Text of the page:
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The National Cybersecurity Center of Excellence plans to test tools and technologies to support the secure exchange of electronic health information, especially for small healthcare providers.
The National Institute of Standards and Technology (NIST) seeks organizations to provide products and technical expertise to test security platforms for health information exchange that will make it easier for small providers to share patient data.
[Not merely lost: What happens to stolen medical records]
Participation is open to all interested organizations, not just those involved with health care, using electronic health records, or covered by the Health Insurance Portability and Accountability Act (HIPAA), according to a Jan. 14 announcement in the Federal Register.
This is the first step for the National Cybersecurity Center of Excellence in the Secure Exchange of Electronic Health Information project, for which NIST has not yet published a start date.
The demonstration project aims to come up with tools and methods to support the secure exchange of health information, a process which may be especially difficult for small providers who might lack the security infrastructure or expertise of larger healthcare organizations.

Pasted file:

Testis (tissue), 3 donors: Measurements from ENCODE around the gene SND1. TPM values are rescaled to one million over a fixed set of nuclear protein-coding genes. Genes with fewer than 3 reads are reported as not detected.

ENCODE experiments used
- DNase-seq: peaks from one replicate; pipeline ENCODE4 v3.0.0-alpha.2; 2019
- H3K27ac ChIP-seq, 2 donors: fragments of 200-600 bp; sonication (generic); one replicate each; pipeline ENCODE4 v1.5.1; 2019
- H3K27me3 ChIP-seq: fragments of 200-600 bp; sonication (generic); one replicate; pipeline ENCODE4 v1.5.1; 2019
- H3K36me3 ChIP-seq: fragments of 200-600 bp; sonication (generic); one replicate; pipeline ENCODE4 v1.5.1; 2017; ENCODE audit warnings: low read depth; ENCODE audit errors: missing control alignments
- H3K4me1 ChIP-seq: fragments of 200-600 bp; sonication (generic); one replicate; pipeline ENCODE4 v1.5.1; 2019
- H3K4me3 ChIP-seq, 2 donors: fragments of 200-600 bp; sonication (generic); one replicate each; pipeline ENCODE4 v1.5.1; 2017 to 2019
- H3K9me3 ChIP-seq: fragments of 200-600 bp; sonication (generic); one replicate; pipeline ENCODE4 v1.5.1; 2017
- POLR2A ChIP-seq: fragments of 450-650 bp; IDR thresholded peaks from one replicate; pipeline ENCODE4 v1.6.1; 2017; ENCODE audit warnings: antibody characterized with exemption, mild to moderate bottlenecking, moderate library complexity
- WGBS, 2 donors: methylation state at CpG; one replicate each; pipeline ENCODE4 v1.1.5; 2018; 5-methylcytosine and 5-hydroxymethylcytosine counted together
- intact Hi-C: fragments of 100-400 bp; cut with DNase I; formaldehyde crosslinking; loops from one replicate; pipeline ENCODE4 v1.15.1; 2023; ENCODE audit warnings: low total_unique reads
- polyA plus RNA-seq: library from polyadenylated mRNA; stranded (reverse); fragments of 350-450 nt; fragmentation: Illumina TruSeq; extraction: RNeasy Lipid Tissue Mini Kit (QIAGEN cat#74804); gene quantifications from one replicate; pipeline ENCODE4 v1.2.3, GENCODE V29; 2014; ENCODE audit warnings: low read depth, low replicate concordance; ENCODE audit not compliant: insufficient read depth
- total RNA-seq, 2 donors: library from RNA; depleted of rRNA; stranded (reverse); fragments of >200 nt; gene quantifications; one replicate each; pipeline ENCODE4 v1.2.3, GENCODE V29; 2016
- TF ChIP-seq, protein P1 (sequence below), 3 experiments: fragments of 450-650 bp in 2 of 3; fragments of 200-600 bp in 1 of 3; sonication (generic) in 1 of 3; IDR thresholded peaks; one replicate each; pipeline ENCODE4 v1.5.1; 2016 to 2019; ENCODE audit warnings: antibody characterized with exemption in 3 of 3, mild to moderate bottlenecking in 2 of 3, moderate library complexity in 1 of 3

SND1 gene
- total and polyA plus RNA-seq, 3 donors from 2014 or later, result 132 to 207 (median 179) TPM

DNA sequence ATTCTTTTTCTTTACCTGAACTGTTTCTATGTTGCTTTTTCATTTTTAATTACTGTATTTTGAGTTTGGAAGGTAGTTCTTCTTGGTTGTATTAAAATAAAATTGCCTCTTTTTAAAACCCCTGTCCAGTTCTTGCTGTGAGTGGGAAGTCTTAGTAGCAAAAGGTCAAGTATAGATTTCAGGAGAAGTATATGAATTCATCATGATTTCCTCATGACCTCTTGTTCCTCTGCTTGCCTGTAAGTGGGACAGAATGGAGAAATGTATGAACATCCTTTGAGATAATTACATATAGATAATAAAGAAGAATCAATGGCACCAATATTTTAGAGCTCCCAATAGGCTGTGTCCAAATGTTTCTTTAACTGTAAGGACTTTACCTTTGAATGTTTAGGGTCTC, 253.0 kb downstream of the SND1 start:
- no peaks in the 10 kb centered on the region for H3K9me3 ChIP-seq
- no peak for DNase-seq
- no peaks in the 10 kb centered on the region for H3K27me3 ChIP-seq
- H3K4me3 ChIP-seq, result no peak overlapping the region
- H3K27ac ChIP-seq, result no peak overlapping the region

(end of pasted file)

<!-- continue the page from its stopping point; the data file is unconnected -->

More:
The effort will also explore challenges posed by the variety of devices that can be used in exchange, the range of healthcare data exchange standards, concerns about the lack of physical security controls or the ability to circumvent security features, and interaction with a variety of systems in terms of data synchronization and storage.
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“Although a number of components are available to address some of these concerns in some healthcare environments, security platforms that are composed of available capabilities in a secure, usable and affordable manner to provide comprehensive solutions are needed for the very large number of small healthcare providers,” NIST said in its notice.
The National Cybersecurity Center of Excellence is a public/private collaboration with the State of Maryland and Montgomery County, Md., and NIST to drive widespread adoption of integrated cybersecurity tools and technologies to protect IT assets and information to enhance public trust, lower risk for those using IT systems, and encourage development of innovative products and services.